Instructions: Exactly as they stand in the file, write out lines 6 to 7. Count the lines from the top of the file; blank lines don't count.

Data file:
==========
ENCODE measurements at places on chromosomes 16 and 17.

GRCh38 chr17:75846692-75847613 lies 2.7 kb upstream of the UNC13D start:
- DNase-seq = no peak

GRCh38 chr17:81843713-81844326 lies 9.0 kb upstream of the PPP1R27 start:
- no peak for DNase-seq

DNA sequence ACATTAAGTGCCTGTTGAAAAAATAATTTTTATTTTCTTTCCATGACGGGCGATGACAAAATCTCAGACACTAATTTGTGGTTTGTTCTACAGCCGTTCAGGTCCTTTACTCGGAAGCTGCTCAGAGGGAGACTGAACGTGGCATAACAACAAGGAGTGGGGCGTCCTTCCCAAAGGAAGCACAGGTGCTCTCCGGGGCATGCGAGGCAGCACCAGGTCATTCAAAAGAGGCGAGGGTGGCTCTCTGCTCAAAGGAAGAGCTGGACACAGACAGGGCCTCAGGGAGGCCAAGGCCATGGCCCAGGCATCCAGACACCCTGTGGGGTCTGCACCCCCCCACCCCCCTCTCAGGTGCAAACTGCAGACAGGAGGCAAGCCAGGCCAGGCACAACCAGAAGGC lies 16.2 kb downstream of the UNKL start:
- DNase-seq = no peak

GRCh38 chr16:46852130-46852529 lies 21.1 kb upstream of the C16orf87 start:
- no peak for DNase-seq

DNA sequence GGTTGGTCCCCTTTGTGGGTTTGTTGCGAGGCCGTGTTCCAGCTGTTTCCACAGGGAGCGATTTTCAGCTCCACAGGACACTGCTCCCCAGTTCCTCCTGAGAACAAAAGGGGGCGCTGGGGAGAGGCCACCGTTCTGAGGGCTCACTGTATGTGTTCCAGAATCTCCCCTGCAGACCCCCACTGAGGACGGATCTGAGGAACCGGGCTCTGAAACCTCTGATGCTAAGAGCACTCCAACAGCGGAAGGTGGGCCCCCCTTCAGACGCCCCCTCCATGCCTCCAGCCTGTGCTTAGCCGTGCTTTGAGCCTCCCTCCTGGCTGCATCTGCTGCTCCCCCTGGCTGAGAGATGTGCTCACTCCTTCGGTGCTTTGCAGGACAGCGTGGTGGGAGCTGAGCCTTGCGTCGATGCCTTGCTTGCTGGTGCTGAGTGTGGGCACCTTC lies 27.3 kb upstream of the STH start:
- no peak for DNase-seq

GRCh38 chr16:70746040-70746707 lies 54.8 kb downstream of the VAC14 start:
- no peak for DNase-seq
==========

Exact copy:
DNA sequence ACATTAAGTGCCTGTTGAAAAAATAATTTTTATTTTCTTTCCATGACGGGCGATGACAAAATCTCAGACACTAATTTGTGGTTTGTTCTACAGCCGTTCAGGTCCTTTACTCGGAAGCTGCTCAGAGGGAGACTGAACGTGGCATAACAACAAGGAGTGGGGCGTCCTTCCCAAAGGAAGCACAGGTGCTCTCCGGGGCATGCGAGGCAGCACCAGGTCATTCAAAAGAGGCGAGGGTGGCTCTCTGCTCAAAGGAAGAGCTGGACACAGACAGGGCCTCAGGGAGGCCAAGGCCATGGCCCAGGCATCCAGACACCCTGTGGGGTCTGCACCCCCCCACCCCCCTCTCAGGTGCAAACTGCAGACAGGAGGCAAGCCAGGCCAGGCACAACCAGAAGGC lies 16.2 kb downstream of the UNKL start:
- DNase-seq = no peak